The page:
A manufacturer obtains FDA approval for a biologic through a Biologic License Approval (BLA) as opposed to an NDA or an ANDA.
Specifically, the part of the ACA that creates a framework for the approval of biosimilars and regulatory exclusivity to the original biologic is referred to as the Biologics Price Competition and Innovation Act. Biosimilars are not bioequivalent to the previously approved FDA biologic, in contrast to generic drugs which are bioequivalent to previously approved small-molecule drugs. Instead, biosimilars must be highly similar and interchangeable with the previously approved biologics.
It is possible that this may change in the future if the Trans-Pacific Partnership passes, as one point of negotiations between countries was the period of regulatory exclusivity for biologics.
Andrew Mulcahy, Zachary Predmore, and Soeren Mattke, “The Cost Savings Potential of Biosimilar Drugs in the United States,” (Rand Corporation, 2014), https://www.rand.org/content/dam/rand/pubs/perspectives/PE100/PE127/RAND_PE127.pdf.
Zarxio is a biosimilar to Neupogen, a biologic used to stimulate white blood cell growth in the treatment of cancer, bone marrow transplants, and chemotherapy. (“Neupogen,” Drugs.com, accessed July 6, 2016, http://www.drugs.com/neupogen.html.) However, Neupogen was not one of the 50 most costly drugs, nor was it one of the 50 most expensive drugs per prescription (Appendix Table A2).
Congress passed the Orphan Drug Act in 1982 to provide incentive for manufacturers to produce drugs for diseases rare enough that there had not previously been financial incentive to do so. Congress amended the law three times in the 80s, eventually arriving at these parameters for an orphan drug designation. See Gary Pulsinelli, “The Orphan Drug Act: What’s Right with It,” Santa Clara High Technology Law Journal, 5, 2. (January 1999): http://digitalcommons.law.scu.edu/cgi/viewcontent.cgi?article=1247&context=chtlj and “Developing Products for Rare Diseases & Conditions,” FDA, accessed July 6, 2016, http://www.fda.gov/ForIndustry/DevelopingProductsforRareDiseasesConditions/ucm2005525.htm.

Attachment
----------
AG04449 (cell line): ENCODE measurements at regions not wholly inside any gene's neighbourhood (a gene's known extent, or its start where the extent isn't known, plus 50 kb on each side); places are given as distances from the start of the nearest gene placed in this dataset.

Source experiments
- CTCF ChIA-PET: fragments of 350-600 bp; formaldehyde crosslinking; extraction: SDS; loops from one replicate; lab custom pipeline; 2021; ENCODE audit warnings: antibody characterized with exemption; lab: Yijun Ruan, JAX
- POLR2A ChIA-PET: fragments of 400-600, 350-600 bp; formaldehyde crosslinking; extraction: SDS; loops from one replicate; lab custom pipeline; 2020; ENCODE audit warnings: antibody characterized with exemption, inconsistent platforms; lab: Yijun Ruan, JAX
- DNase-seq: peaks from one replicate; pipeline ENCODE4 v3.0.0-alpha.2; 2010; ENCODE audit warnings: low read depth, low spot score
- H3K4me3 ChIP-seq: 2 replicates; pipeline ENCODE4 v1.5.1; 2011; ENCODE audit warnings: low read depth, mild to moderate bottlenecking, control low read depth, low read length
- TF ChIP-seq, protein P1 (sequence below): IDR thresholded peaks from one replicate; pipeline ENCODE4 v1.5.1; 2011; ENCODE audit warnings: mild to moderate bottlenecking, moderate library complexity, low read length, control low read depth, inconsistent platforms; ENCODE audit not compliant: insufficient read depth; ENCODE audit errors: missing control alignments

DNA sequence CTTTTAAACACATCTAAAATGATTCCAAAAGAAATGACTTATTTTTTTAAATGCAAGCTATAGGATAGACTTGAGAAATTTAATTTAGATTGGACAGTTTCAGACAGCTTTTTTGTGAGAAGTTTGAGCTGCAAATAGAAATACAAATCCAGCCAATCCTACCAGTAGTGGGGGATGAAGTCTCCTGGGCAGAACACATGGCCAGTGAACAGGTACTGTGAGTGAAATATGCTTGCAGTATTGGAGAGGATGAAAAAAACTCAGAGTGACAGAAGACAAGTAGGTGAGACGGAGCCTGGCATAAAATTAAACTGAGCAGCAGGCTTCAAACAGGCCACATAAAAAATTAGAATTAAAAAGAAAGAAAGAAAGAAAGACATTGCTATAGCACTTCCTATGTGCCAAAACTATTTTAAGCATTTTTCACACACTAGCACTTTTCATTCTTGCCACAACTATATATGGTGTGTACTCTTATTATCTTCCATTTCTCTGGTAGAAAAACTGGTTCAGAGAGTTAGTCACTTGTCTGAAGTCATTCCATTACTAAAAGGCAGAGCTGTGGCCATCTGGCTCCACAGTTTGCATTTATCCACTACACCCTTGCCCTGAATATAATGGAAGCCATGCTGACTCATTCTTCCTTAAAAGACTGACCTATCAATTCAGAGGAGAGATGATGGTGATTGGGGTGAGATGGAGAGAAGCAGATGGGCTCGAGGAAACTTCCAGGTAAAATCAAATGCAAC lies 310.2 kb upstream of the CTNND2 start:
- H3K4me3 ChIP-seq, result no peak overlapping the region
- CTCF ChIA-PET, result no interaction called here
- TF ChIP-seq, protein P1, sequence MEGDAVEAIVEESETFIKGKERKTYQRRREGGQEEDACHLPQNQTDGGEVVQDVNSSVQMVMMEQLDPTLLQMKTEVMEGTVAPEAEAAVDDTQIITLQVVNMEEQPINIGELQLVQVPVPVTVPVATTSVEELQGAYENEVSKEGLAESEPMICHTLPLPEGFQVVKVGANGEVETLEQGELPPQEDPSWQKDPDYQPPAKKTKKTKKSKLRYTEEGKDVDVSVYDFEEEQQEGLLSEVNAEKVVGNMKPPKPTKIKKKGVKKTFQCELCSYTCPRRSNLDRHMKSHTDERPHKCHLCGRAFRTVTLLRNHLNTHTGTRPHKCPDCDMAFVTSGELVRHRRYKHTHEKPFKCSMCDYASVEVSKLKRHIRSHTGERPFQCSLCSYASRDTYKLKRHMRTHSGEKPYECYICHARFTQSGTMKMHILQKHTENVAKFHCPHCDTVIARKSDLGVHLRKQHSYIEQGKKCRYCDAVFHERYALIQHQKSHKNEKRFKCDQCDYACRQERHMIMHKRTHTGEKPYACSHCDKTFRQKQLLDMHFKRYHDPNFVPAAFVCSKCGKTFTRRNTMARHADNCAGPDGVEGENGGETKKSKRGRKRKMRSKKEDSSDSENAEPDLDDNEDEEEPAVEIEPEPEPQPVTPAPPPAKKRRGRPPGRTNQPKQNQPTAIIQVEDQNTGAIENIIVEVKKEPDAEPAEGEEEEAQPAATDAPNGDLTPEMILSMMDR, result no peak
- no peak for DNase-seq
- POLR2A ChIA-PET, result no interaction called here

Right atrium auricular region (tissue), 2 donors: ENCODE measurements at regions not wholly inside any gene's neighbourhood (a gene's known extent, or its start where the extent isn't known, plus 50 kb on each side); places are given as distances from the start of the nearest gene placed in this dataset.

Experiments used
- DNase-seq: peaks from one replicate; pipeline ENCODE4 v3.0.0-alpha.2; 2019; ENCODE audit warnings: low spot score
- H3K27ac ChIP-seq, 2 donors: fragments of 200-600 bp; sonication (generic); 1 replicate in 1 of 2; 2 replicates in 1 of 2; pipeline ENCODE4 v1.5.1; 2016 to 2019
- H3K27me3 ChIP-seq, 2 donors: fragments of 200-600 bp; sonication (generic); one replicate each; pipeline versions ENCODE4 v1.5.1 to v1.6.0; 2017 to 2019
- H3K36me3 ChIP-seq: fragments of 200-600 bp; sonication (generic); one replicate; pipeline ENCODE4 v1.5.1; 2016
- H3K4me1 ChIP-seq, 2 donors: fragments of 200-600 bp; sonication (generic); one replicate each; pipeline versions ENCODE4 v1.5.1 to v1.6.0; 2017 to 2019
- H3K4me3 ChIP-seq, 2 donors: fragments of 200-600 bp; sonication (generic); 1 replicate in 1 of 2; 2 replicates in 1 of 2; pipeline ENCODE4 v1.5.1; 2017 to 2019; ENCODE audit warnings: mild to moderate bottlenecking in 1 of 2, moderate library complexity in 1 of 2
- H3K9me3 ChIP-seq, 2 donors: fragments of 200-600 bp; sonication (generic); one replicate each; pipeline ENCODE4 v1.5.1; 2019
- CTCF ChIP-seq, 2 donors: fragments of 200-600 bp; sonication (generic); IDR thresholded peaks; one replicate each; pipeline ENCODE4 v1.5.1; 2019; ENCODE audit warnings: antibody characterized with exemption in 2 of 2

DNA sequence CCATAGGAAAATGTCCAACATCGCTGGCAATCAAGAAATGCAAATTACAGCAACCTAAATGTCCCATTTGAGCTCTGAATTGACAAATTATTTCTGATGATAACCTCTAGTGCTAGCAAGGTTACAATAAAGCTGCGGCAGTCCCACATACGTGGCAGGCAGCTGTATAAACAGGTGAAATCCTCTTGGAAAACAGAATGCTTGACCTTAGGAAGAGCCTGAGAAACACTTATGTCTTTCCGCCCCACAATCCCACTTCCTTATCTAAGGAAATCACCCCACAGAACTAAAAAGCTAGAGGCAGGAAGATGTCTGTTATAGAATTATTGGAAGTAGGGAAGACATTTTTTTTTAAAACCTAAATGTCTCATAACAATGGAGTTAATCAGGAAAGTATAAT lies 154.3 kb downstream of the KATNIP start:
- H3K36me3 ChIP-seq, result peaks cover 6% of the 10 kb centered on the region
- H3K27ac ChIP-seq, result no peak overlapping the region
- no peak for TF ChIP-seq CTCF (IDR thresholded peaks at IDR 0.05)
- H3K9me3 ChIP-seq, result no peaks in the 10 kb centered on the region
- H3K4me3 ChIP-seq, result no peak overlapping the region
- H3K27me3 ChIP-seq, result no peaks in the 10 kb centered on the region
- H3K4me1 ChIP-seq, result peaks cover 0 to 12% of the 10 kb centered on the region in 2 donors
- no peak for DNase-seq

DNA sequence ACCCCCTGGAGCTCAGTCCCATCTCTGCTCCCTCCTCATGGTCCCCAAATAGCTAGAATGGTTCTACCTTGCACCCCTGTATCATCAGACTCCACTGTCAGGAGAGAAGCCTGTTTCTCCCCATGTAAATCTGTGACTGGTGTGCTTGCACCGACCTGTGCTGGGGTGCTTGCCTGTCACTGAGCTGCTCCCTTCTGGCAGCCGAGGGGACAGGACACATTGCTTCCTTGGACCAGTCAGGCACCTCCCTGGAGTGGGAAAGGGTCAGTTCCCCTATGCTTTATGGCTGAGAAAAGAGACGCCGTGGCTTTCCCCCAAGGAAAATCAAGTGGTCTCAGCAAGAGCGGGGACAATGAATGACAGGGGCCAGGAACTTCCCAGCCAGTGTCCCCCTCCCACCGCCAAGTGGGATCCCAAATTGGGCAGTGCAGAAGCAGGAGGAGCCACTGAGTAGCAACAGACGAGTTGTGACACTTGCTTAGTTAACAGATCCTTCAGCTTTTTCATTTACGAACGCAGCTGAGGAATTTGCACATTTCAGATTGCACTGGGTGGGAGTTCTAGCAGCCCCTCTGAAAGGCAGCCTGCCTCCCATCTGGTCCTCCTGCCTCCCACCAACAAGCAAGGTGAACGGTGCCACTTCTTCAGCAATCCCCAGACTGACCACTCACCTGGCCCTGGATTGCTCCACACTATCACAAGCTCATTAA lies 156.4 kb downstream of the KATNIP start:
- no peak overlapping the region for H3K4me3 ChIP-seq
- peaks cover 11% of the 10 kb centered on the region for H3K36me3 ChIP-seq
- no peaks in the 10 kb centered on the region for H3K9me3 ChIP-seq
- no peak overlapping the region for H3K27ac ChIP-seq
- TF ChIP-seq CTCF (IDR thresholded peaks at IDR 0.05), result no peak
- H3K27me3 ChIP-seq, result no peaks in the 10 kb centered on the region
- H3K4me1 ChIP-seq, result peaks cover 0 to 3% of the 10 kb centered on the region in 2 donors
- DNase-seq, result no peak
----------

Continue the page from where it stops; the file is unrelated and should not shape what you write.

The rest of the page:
These benefits also include federal funding for clinical trials and tax breaks, as well as other advantages. See Aaron Kesselheim, “Innovation and the Orphan Drug Act, 1983-2009: Regulatory and Clinical Characteristics of Approved Orphan Drugs” in Rare Diseases and Orphan Products: Accelerating Research and Development, (Washington DC: Institute of Medicine, 2010), 291-308, http://www.ncbi.nlm.nih.gov/books/NBK56187/.
Since 1983, the FDA has provided orphan drug designations to over 400 drugs that have gone to market. Between 1973 and 1983, there were fewer than 10. See “Developing Products for Rare Diseases & Conditions,” FDA, accessed July 6, 2016, http://www.fda.gov/ForIndustry/DevelopingProductsforRareDiseasesConditions/ucm2005525.htm.